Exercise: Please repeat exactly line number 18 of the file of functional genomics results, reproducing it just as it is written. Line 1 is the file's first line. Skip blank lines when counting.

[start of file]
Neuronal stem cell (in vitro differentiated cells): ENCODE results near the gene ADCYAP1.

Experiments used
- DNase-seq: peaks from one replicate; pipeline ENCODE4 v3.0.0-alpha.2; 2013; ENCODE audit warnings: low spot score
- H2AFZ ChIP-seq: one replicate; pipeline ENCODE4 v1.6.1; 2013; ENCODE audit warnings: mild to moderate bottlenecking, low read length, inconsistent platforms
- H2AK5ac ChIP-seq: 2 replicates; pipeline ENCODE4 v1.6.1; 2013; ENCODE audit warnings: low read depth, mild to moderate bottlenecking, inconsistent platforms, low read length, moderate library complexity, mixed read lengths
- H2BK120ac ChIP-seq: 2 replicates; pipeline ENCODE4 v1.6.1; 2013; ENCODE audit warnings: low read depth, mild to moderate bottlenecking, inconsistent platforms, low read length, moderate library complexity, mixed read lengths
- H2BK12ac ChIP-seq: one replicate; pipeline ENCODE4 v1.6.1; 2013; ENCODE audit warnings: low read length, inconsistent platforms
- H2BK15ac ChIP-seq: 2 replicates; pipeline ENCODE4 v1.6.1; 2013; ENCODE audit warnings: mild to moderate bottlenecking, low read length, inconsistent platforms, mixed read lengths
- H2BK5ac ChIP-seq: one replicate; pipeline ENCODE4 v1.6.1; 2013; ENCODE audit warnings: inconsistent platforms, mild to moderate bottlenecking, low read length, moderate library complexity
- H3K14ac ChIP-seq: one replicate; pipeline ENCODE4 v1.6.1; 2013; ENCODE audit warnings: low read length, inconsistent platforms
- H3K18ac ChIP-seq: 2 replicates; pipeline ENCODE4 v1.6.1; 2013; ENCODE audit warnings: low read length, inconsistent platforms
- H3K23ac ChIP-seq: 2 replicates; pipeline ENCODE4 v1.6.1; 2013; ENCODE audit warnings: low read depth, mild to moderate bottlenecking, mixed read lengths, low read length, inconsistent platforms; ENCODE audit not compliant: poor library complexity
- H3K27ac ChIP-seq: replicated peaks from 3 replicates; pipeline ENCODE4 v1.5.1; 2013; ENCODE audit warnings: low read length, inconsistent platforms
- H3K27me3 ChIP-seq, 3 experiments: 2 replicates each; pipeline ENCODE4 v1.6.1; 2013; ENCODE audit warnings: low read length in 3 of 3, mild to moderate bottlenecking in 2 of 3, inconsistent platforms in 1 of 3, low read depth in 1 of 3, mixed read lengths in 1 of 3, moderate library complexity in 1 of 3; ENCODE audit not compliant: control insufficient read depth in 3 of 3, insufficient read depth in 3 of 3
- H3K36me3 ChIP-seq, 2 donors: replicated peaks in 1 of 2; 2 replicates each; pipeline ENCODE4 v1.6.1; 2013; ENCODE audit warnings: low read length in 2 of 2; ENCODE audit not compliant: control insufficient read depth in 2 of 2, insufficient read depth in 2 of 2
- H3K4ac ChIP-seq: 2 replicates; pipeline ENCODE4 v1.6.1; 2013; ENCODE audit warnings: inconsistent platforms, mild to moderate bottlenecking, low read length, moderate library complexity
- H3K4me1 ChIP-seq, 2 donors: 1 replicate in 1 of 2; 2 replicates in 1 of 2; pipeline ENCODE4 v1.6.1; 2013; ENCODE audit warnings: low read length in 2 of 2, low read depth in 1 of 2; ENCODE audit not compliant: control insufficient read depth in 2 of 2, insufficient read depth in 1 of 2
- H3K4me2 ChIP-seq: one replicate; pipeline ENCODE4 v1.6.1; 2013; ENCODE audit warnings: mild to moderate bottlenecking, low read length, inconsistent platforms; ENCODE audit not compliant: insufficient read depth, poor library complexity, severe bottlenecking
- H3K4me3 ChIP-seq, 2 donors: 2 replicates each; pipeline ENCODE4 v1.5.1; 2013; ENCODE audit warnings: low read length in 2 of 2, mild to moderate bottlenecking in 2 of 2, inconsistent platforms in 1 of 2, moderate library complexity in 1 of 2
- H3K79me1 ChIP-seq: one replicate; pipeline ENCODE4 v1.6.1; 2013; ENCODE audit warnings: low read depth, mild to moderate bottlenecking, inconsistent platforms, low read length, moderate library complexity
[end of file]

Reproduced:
- H3K4me2 ChIP-seq: one replicate; pipeline ENCODE4 v1.6.1; 2013; ENCODE audit warnings: mild to moderate bottlenecking, low read length, inconsistent platforms; ENCODE audit not compliant: insufficient read depth, poor library complexity, severe bottlenecking